Very good question. A face mask is designed to contain the source. This means that it is more effective in preventing the spread and evaporation of large expelled droplets into smaller droplets that can travel a lot further. In other words, it provides the most benefit for people with COVID or suspected COVID infection from passing the virus to other people. However, it also can protect people wearing the mask from getting infected if another measure is also in placed (e.g. social distancing etc.)
How do you wear a mask properly?
Wearing a mask correctly is crucial in protecting you from being exposed to COVID or preventing you from spreading the virus to people around you. Their level of creativity I’ve seen from the way people are wearing their face masks was alarmingly difficult to comprehend. Some of you might say – at least I’m making a conscious effort to wear one.
However, making an effort to wear a mask and wearing them properly are entirely different concepts and should not be taken lightly. Quite frankly, if you are not wearing it correctly, I would suggest you might as well don’t even bother!
· Before touching the mask, make sure your hands are clean.
· Inspect the mask for tears or holes; do not re-use surgical face mask that has been worn.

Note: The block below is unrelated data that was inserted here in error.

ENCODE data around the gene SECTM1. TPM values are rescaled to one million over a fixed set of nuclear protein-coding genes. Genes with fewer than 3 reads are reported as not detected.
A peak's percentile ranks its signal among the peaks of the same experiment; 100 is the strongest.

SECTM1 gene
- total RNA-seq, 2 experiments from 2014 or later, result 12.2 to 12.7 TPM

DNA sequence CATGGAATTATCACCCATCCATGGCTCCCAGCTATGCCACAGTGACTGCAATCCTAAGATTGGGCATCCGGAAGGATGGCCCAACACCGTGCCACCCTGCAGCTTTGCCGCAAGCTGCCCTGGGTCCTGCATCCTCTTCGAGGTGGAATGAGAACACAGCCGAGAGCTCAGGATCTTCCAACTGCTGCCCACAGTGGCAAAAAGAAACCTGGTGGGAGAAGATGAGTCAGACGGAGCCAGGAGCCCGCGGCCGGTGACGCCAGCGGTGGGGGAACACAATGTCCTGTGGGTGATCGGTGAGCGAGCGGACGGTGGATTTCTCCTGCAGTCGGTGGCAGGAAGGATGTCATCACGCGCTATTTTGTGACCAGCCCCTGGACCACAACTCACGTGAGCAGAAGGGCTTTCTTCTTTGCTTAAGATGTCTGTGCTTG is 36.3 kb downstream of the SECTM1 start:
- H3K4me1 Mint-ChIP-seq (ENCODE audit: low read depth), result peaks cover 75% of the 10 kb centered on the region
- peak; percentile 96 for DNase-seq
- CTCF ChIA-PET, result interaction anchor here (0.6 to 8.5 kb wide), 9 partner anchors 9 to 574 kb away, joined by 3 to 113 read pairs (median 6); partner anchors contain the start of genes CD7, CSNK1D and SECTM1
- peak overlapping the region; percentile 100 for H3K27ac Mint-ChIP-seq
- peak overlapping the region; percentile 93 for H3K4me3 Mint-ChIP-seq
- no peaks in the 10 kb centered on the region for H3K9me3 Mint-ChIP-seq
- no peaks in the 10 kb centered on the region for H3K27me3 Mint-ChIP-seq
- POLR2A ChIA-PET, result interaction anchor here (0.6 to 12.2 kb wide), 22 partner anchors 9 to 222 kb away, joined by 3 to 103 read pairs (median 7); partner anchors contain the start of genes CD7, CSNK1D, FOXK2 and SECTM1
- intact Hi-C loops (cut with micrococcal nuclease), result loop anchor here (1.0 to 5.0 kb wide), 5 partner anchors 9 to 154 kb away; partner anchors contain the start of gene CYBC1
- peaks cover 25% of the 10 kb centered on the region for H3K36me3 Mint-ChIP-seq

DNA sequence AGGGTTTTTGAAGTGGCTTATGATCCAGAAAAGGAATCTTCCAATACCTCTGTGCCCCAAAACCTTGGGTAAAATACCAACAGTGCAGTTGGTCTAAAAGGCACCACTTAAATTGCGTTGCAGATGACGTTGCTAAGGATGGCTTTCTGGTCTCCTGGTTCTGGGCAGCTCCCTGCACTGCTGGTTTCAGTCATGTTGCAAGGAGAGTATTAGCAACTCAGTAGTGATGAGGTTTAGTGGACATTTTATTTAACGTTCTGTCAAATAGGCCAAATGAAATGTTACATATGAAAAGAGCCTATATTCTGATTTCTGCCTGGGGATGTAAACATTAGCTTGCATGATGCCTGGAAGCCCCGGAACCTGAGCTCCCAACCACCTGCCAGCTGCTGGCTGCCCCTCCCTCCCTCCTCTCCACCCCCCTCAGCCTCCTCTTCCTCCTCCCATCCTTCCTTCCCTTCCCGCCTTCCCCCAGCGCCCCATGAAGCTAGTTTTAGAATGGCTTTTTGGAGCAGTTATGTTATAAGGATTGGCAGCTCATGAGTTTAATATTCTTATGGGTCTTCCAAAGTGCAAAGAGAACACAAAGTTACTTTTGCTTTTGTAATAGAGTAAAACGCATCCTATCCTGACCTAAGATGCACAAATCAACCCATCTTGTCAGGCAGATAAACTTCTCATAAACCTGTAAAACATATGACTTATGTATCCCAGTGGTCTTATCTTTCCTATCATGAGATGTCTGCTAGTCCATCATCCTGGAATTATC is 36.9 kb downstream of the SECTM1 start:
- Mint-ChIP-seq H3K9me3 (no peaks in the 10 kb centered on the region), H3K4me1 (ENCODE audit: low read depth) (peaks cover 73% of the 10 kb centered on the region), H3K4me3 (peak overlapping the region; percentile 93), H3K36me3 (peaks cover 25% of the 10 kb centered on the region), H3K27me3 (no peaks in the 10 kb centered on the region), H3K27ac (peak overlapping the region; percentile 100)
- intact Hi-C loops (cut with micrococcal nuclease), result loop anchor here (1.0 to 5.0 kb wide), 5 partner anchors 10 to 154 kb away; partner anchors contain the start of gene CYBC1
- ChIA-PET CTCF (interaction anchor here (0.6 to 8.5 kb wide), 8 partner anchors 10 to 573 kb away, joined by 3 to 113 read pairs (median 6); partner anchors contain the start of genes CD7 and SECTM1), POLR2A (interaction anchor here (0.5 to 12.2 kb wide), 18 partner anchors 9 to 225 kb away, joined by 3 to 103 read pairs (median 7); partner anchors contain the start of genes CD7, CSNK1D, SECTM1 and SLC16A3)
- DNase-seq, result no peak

· When you are wearing a surgical face mask. It is extremely important to verify which side is facing out. I’ve noticed many people are wearing their face mask inside out. It is worth noting that the white side is usually the inside of the mask and the top side is usually where the metal wire is.
· The face mask must cover your nose, mouth and chin, and make sure there are no gaps between your face and the mask.
· Always remember to pinch the top metal wire and mould it to the shape of the bridge of your nose so that it gives a proper seal.
Does the type of mask we wear matter?
Interesting enough, this is a common question circulating within the group. I could pick out studies that have compared the efficacy of different face mask materials. However, in my honest opinion, always chose the mask that you can wear comfortably and consistently for a long period. In other words, for the general public, I would choose comfort more than anything else. I see some people walking along the street wearing an N95 respirator. Is this overkill? I’m not in a position to say that. However, I don’t see it as necessary outside a medical situation like working in a COVID intensive care unit. A typical disposable surgical face mask would be the most ideal. But a cloth mask would do the job nicely as well with the added benefit of comfort.